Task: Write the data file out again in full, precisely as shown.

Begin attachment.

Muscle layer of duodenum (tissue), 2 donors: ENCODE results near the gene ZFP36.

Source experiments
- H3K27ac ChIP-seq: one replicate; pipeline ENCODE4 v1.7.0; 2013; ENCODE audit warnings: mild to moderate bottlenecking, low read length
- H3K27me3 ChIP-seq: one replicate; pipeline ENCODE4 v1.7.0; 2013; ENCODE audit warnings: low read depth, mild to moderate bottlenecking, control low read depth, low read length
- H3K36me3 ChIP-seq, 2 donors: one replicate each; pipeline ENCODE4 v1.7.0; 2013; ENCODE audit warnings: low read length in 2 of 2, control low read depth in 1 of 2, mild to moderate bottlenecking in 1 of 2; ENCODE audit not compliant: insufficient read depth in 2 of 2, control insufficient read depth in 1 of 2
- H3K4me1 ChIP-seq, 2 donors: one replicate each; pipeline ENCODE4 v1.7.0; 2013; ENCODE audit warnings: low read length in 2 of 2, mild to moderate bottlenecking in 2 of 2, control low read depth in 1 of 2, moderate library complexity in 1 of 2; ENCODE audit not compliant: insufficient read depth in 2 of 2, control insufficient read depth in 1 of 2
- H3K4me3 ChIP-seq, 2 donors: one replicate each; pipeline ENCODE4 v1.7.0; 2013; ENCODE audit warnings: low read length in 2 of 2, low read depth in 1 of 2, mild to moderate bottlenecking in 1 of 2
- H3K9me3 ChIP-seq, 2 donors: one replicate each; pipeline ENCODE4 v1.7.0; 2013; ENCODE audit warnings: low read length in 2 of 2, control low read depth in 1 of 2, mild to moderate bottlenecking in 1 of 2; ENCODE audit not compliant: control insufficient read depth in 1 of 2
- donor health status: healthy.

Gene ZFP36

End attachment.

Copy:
Muscle layer of duodenum (tissue), 2 donors: ENCODE results near the gene ZFP36.

Source experiments
- H3K27ac ChIP-seq: one replicate; pipeline ENCODE4 v1.7.0; 2013; ENCODE audit warnings: mild to moderate bottlenecking, low read length
- H3K27me3 ChIP-seq: one replicate; pipeline ENCODE4 v1.7.0; 2013; ENCODE audit warnings: low read depth, mild to moderate bottlenecking, control low read depth, low read length
- H3K36me3 ChIP-seq, 2 donors: one replicate each; pipeline ENCODE4 v1.7.0; 2013; ENCODE audit warnings: low read length in 2 of 2, control low read depth in 1 of 2, mild to moderate bottlenecking in 1 of 2; ENCODE audit not compliant: insufficient read depth in 2 of 2, control insufficient read depth in 1 of 2
- H3K4me1 ChIP-seq, 2 donors: one replicate each; pipeline ENCODE4 v1.7.0; 2013; ENCODE audit warnings: low read length in 2 of 2, mild to moderate bottlenecking in 2 of 2, control low read depth in 1 of 2, moderate library complexity in 1 of 2; ENCODE audit not compliant: insufficient read depth in 2 of 2, control insufficient read depth in 1 of 2
- H3K4me3 ChIP-seq, 2 donors: one replicate each; pipeline ENCODE4 v1.7.0; 2013; ENCODE audit warnings: low read length in 2 of 2, low read depth in 1 of 2, mild to moderate bottlenecking in 1 of 2
- H3K9me3 ChIP-seq, 2 donors: one replicate each; pipeline ENCODE4 v1.7.0; 2013; ENCODE audit warnings: low read length in 2 of 2, control low read depth in 1 of 2, mild to moderate bottlenecking in 1 of 2; ENCODE audit not compliant: control insufficient read depth in 1 of 2
- donor health status: healthy.

Gene ZFP36